Olbermann: Osama Bin Laden Did Less Damage To America Than Donald Trump


(Watch the full interview at the bottom)

Keith Olbermann appeared on The View Friday to talk about his new book, President Trump, the Russia probe headed by Robert Mueller, George Papadopoulos, Osama bin Laden & ISIS, terrorism in New York City, John McCain, George W. Bush, and more. Olbermann defended his tweet to Donald Trump Jr. that the Trump family has "done more damage to America than bin Laden and ISIS combined."

When co-host Sunny Hostin asked Olbermann about his bin Laden tweet it received some applause from the audience.

"You also got in a sort of a Twitter thing with Donald Trump Jr. A lot of people are of course frustrated by the reaction to the terror attack here in New York. But you said recently via tweet that 'Trump and his family have done more damage to America than bin Laden and ISIS combined.' Do you believe that?" Hostin asked.

"Yeah, we did really well after 9/11," Olbermann said, receiving a groan from co-host Meghan McCain. "I don't think the country has given itself enough credit for what we did not do after 9/11. We did not restrict all of the freedoms in this country. We did not single out people. We did not destroy the fabric."

"Thousands of people died on 9/11," McCain jumped in. "The comparison is absurd."

"But more people died in the Iraq War than 9/11 and we didn't need to be there as a response to 9/11," Olbermann said.

"You think bin Laden did less damage to America than President Trump?" McCain presented the question to Olbermann.

"Yes, he answered.

McCain told him that rhetoric like that is so damaging and reminded him that her brother served in the Iraq, deployed numerous times.

"Bin Laden was dedicated to the destruction everything that we hold dear and our freedom, so when you compare it to that," McCain said before being interrupted by Hostin.

"Perhaps some people think that Trump is dedicated to the distruction of --," Hostin said.

"I believe I'm asking the question," an enraged McCain told her colleague.

"Actually, it was my question," Hostin retorted.

"Okay, so what's your answer?" co-host Joy Behar jumped in and asked Olbermann to prevent the infighting from continuing.

"Somebody answer the damn question," Whoopi Goldberg said, adding levity to the confrontation.

"What's the question?" Olbermann asked.

"Do you actually believe that? Hostin said.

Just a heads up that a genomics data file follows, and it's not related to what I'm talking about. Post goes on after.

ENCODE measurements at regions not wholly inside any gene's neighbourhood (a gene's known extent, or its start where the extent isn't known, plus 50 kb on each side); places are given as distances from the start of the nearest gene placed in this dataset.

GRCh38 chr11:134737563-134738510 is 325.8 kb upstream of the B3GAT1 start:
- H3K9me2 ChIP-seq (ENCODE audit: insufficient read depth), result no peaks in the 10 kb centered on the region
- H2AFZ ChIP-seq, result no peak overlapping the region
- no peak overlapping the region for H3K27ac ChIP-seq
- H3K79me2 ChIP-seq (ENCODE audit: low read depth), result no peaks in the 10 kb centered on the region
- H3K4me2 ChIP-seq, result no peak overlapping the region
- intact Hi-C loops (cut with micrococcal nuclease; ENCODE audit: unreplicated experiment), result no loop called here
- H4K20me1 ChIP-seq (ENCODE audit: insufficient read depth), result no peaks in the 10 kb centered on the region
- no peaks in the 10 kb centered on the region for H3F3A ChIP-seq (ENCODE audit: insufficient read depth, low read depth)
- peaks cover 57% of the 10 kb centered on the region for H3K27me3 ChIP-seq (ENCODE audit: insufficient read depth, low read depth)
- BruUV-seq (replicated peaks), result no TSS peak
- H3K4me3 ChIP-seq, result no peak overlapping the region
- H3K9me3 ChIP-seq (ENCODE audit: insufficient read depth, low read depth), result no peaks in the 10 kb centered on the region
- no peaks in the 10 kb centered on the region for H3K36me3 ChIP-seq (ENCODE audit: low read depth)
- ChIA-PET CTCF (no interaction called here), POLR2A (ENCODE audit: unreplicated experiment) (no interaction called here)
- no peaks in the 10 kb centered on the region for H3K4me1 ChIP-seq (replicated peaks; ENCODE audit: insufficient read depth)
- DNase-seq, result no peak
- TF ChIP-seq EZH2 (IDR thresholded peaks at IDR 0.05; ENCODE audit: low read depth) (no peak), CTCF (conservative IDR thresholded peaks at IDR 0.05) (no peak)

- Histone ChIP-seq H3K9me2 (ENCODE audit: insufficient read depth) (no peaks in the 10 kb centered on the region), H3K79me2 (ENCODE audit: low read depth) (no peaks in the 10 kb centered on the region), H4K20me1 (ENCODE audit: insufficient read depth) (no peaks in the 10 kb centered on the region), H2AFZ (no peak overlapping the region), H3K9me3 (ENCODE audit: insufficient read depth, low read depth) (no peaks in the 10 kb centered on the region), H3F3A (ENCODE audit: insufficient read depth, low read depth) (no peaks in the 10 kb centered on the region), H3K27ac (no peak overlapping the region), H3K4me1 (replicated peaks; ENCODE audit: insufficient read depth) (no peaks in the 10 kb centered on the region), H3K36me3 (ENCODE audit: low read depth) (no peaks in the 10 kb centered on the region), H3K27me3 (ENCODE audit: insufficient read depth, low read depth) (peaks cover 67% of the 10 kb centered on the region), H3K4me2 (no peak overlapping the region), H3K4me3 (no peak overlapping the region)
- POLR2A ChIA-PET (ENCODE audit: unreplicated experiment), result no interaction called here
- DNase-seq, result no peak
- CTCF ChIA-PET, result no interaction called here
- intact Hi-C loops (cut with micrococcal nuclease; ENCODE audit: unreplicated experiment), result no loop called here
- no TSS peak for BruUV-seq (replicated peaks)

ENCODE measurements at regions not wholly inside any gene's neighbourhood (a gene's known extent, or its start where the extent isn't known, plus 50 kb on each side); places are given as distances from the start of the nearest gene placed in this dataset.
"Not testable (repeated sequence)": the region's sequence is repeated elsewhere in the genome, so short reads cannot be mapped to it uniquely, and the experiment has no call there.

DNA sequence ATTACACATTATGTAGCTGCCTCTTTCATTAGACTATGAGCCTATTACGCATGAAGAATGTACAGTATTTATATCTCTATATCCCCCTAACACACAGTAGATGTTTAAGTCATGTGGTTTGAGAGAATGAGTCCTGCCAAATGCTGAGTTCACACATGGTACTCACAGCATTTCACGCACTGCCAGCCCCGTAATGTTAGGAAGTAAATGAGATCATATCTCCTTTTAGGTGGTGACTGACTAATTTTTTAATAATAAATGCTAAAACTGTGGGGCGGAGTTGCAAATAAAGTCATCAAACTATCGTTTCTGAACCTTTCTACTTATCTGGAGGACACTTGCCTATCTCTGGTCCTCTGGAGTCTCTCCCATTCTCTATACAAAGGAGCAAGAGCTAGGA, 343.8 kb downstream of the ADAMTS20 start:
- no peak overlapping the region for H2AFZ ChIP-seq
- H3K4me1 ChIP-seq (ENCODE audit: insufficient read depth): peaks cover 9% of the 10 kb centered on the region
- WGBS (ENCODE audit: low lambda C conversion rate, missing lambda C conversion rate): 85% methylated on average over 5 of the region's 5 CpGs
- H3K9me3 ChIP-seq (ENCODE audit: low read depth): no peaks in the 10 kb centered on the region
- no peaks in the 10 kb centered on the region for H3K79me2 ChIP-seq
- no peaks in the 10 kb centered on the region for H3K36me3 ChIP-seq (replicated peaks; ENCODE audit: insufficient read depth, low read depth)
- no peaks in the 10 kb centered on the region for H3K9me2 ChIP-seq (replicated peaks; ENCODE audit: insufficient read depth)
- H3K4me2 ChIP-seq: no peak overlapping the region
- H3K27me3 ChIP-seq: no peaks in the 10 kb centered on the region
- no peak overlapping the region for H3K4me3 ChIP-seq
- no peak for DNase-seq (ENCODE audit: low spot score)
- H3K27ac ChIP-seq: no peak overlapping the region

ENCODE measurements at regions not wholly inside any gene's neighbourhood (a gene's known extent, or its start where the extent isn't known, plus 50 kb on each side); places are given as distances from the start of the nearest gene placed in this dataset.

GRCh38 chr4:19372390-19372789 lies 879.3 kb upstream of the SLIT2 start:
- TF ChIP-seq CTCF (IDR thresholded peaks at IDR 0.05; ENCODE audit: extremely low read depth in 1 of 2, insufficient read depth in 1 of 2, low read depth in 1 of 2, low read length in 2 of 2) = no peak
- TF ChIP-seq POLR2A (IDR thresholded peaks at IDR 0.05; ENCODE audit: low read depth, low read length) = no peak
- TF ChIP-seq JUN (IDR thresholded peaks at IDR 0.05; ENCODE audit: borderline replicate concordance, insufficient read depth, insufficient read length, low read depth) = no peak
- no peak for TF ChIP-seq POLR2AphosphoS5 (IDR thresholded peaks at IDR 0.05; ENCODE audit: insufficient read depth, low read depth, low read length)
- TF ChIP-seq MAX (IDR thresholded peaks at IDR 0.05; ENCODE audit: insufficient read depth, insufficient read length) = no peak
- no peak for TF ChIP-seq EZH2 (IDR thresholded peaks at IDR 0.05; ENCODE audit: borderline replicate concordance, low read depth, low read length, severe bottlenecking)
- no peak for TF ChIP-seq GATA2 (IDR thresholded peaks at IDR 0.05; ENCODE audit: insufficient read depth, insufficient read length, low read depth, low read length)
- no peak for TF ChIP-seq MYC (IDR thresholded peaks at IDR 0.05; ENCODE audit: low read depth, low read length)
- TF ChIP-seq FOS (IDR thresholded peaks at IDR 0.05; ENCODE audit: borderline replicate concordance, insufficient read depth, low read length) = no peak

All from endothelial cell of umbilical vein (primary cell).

"You're saying that going into Iraq was worse than what bin Laden did on 9/11 is what you said and that ticked her off," Behar described the situation.

"I do, and it's not about disrespecting the troops in the slightest," Olbermann explained. "Or the serviceman, or your father's service which astounds me to this day that he was able to do that. And his service to this country right now astounds me and I applaud him. That's not what I'm talking about. I'm saying that the Iraq war was a waste of these people's lives and it was unnecessary."

"From your perspective," McCain shot back.

"Well, I think history suggests that the two things didn't have anything to do with one another," Olbermann concluded.

Meghan McCain, in response to Olbermann, said she is "so tired of this kind of rhetoric... I'm exhausted."

"How can people like us find common ground?" she asked. "Because we disagree vehemently on our look on the world. And I am so tired of this kind of rhetoric. And I'm tired of it on the right as well. I'm exhausted with it. I think most Americans can. Do you want President Trump to fail? Do you want America to fail? Because I'm genuinely curious?"

"No, uh," Olbermann mumbled before Behar interrupted for a commercial break and promised viewers "stay tuned for the answer."

When they returned Olbermann finished but did not answer the party about wanting America to fail. He did say that he would rather have a third term of George W. Bush and would accept a President Pence in replacement of a President Trump.

"We'll start with where is our common ground," Olbermann said. "Let me start with something you'll probably find hard to believe. It was true up to one thing that he did and it's still been true in the background since."

"My favorite person in American politics in the 21st century is your father," he said to McCain.

"I appreciate that," she responded.

"What I'm saying is in retrospect based on what we've seen in the past 2 years in this country, I owe him and apology. I probably owe George W. Bush an apoloogy, Olbermann said.

"Oh, shut up," McCain said jokingly.

"And I would happily take a third term of George W. Bush rather than this. That's how serious I think this is. This is the other bit of common ground," he said.

"What I want, which is not to have Donald Trump as the president, means Mike Pence is the president. All the policies will be the same, in fact more would be enacted because there would be less of this friction that is always around Trump, and diversions and distractions and meaningless argument," Olbermann added.

"My argued is not about the politics or the policies, it's about that I don't think the guy is stable," he said. "My attitude towards this administration is we're stuck with it... for at least four years, okay. I'm accepting that. I'll take President Pence. I'll carry him to the White House on my shoulders."

Olbermann said he took a test on being a psychopath, on behalf of Trump, and said "he scored very high."

"Dr. Olbermann," the panel said with applause.

The rest of the interview:

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